The phrase "jumping the shark" is used to argue that a creative outlet or work appears to be making a misguided attempt at generating new attention or publicity for something that is perceived to be once, but no longer, widely popular.
I guess I should thank The Fonz for having inspired the coining of that phrase. Back in what I like to call the day, exploring the web and sharing links was widely popular.
As a kind of self-appointed tour guide to the web, my early efforts brought more attention to me than I ever wanted (or could handle). To be honest, it was arduous at times dealing with some of the trolls and opportunists that popularity brings.
I’ve never seen the web as a business opportunity. A hunger for engaging with others, not popularity (or profit), is what’s driven my desire to be a curator (of sorts). Knowing that others enjoyed something I shared has always been the gratification I was after. Fame and fortune are highly overrated.
and then the web changed
With the dawn of Web 2.0 came a larger web centralized in a few huge silos and the demise of personal websites in general. It became harder to find the type of websites I wanted to share. Let me be honest again. The growing popularity of social media and scarcity of personal websites since the inception of Web 2.0 made my ‘job’ harder but it also made the curation thing more meaningful to me.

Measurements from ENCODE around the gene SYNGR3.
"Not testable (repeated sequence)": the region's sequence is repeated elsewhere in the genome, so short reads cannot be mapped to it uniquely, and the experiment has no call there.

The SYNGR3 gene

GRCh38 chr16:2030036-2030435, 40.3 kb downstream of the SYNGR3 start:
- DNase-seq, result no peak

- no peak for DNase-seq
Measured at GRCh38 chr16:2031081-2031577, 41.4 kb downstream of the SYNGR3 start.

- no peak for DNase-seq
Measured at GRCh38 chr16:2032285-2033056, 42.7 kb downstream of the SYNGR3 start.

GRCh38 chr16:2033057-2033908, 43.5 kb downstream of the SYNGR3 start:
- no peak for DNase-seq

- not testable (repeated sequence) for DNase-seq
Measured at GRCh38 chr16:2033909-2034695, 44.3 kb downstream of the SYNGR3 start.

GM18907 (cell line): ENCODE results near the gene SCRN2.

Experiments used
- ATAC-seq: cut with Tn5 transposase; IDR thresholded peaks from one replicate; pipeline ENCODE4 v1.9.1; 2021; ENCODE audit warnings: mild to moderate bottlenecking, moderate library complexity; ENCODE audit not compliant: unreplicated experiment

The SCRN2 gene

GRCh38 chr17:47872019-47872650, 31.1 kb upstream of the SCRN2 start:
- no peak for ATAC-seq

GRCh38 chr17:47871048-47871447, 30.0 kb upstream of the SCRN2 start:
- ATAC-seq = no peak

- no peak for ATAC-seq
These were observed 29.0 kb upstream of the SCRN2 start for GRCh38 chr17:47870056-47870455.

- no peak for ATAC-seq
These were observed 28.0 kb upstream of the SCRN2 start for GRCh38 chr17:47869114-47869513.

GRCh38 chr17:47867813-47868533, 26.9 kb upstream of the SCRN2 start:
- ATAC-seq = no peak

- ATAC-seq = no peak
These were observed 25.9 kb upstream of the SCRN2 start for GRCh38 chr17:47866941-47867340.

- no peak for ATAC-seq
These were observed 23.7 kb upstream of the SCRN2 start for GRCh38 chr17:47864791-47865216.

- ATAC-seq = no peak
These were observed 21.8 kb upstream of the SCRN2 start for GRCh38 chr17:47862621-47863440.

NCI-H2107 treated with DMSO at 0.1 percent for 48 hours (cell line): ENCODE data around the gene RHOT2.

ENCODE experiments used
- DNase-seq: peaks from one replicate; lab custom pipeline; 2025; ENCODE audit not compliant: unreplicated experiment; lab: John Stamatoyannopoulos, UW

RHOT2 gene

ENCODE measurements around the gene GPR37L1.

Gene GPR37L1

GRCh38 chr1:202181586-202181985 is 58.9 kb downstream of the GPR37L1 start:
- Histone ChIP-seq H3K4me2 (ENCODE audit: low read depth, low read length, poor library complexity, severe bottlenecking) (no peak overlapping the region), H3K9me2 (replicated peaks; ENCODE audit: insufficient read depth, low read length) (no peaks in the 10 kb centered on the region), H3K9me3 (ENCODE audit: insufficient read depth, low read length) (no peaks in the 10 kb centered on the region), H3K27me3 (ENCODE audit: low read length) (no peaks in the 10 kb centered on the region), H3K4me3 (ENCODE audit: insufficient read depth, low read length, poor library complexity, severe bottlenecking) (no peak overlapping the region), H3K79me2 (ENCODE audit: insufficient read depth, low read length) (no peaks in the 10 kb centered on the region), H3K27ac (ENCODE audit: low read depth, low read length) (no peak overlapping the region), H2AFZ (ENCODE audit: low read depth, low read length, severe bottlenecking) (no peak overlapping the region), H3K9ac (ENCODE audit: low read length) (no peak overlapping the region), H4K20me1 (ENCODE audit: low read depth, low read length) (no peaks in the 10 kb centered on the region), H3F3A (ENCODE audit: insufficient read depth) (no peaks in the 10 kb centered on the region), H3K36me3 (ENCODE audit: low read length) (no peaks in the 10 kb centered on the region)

So I’ve kept plugging away through the years - as the popularity of exploring the web diminished, jumping the shark brought me a new sense of personal fulfillment. I’m odd like that
a new web is evolving
No. I’m not talking about Web3. I’m talking about that original smaller web gradually coming back as we speak. Thanks to the efforts of the IndieWeb movement, unique personal site hosting opportunities like Neocities and numerous other ways to easily create a website, (along with a growing dissatisfaction with social media), things are finally changing again... for the better.
To name just a few, thanks to people like Kicks Condor (href.cool) and Sadgrl (Yesterlinks) and sites like The Yesterweb and Gossip’s Web, a growing number of people are once again creating their own websites, exploring the web, and sharing links. The resurgence of webrings has been helpful too.
Put your skis on and join the fun. Jumping the shark ain’t so bad!